RECORDKINGZ: Heavyweight – 2009 – Album review

Rating: ★★★★½

Heavyweight piles into the hip-hop fray in a very similar way to Jake One’s White Van Music last year. By this I mean that it finds a talented producer hooking up with a host of talented MCs and dropping dope phatness. It’s even possible that Juliano (formerly one half of 90s duo The Creators), arguably has the edge on Jake One and that this has the potential to give a kick up the arse to a few flagging careers, proving once again that the music industry (and to some extent the public’s) obsession with rapper-cult-of-personality is forgetting one vital thing. It doesn’t matter how good the lyrics, nobody ever danced to poetry. When was the last time you heard a proper jump-up hip hop track anyway? The underground has been plagued by masturbatory production for too long – even if there has been some lyrical insanity. On the other hand, the mainstream shits out club beats like its got diarrhoea – but is plagued by lyrical inanity. This isn’t to say that everything on here will light fires under people’s feet – simply that Juliano remembers one of the key original premises of hip-hop. Move the crowd.
One of two promo singles for Heavyweight, Beatnuts’ vehicle Rock Ya Shoulders is exactly what I’m talking about – the best thing the Beatnuts have done since Watch Out Now and about the best thing for hip-hop dance floors since then too. Sampling an old funk 45 by New Orleans act Salt, the drums get a steroid injection and The Beatnuts cap it with effortless flow, “Keep on spitting that ‘me so fly shit’ and end up missing on some CSI shit’” and a classic vocal hook. The other big club banger on the LP is actually the one that brings it to a close – Keep On which finds Chalice and Ruk riding high on a chunky slice of funk with a “Hey, ho,” chorus that recalls Naughty By Nature’s Hip Hop Hooray. First track on the LP is so-so collab I Cried with Tragedy Khadafi and brings to mind nothing so much as an early Dilated Peoples track – Joell Ortiz fares rather better on the rather more dynamic beat of Take A Walk With Me, which is next up. Stones’ Throws much-vaunted secret weapon, Guilty Simpson delivers tight rhymes on Hip Hop Throwback on a beat that features punishing snares and latin brass while uncharacteristically, Little Brother fail to make much impact on Playin To Lose. Aasim does a turn on You Been Warned near the end of the LP that doesn’t hold up too badly and West coaster Evidence appears on the very 90s flavoured This Is For My Peoples and (if Dilated Peoples floated your boat before they went really boring and shit) you might get on with this – it does at least take away the bland aftertaste of Evidence’s last EP. The ‘other’ promo single Heat probably got more press a while back because of the presence of Mobb Deep and, while it’s moody strings are a grower, it’s far from the best track here. Phil Da Agony, Montage and Mo Money’s consideration of unsavoury characters “Who the hell is out the front of my house/ If they knew that I was watching with a blunt in my mouth…“ on Bad Cats (hot female vocal hook, menacing clavinet loops) is far and away better, as is Da Money featuring Glasses Malone (strings and another wicked female vocal loop). Posse cut Keep It Coming is another one with a big brass sound and the combined talents of Craig G, Will Pack and K Major.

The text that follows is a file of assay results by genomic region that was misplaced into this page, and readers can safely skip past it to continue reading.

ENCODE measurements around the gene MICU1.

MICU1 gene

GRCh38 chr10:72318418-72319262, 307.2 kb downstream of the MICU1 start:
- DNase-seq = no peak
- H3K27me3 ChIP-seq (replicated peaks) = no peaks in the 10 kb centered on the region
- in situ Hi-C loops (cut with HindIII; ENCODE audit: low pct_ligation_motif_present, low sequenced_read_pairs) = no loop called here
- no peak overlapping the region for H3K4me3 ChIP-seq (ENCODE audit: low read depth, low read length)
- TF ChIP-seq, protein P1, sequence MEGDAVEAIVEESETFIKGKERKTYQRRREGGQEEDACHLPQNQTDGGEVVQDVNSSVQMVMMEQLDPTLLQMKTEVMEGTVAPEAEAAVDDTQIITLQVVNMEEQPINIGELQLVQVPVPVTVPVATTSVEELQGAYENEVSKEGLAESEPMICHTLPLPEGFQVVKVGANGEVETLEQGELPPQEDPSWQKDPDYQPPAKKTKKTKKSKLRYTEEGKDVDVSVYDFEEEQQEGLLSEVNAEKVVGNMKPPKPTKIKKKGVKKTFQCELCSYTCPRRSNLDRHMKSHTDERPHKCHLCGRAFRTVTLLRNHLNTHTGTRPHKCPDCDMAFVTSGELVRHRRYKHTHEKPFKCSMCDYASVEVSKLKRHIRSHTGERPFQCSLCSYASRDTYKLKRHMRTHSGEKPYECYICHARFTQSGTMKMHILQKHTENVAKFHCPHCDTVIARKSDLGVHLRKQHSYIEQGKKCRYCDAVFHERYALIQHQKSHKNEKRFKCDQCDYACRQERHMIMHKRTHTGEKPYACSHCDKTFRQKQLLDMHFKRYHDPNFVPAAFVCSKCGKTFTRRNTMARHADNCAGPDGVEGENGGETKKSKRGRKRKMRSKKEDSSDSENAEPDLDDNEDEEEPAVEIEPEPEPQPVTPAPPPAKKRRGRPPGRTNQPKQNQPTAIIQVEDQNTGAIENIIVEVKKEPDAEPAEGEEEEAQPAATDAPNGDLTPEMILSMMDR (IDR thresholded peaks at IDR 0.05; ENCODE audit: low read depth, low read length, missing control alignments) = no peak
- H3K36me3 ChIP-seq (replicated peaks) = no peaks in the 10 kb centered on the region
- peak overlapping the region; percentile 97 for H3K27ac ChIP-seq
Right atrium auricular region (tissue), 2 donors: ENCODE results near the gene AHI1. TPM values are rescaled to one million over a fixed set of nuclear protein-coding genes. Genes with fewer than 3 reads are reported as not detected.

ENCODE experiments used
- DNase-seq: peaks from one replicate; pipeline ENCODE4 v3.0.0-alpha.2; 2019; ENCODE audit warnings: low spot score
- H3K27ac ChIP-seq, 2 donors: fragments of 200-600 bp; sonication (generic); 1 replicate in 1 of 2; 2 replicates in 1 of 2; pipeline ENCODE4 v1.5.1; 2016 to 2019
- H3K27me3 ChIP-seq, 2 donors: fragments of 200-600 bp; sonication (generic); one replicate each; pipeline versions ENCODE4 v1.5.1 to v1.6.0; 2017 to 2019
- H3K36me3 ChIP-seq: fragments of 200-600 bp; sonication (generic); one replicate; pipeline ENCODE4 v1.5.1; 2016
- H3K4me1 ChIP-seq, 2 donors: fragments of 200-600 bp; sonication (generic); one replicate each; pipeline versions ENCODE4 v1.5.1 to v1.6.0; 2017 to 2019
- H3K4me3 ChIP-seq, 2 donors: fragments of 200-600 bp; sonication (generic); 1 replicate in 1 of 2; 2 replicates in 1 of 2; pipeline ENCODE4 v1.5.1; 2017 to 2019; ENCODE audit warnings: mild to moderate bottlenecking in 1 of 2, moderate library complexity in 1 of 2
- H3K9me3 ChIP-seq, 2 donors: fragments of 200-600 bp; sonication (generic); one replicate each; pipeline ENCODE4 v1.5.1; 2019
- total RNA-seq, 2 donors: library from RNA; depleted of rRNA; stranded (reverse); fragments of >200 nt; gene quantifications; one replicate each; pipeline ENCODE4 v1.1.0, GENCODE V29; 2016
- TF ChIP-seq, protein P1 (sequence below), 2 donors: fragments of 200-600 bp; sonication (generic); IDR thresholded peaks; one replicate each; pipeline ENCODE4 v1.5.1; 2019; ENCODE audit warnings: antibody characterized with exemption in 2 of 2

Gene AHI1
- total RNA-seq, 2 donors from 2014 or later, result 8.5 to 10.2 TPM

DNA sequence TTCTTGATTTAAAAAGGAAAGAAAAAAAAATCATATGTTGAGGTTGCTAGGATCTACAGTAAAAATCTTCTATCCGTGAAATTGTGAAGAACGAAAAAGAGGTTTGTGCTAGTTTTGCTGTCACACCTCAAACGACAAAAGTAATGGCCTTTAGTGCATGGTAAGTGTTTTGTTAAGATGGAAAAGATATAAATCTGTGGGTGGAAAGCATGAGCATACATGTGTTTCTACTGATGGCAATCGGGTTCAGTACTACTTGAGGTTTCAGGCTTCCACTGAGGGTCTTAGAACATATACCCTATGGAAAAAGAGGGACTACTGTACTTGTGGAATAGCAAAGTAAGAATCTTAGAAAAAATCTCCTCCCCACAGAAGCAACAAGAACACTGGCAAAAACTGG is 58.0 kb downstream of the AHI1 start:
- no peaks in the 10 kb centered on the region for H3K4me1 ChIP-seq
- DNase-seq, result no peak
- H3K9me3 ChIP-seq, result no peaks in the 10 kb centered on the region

It would be foolish to expect less than superb production on this and Juliano does not disappoint. The most noticeable feature is the percussion (particularly the snares) which is stupidly heavyweight and DJs need to beware that any track from this will make whatever precedes or follows it sound pathetically wimpy. Granted Heavyweight doesn’t break new ground stylistically – much (if not all) of it could have appeared between ‘98 and now – mostly in a good way, occasionally in a not-so-good way and at times in an excellent way. What it does do is remind anyone who still gives a shit about quality hip-hop that if a job’s worth doing it’s worth doing properly.
Out now digitally on Recordkingz, CD soon and on vinyl…god knows…maybe when someone remembers that SOME people still play wax. Hint.

Listen to Recordkingz – Heavyweight

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One Response to RECORDKINGZ: Heavyweight – 2009 – Album review

  1. Anonymous says:

    THIS IS A DOPE REVIEW

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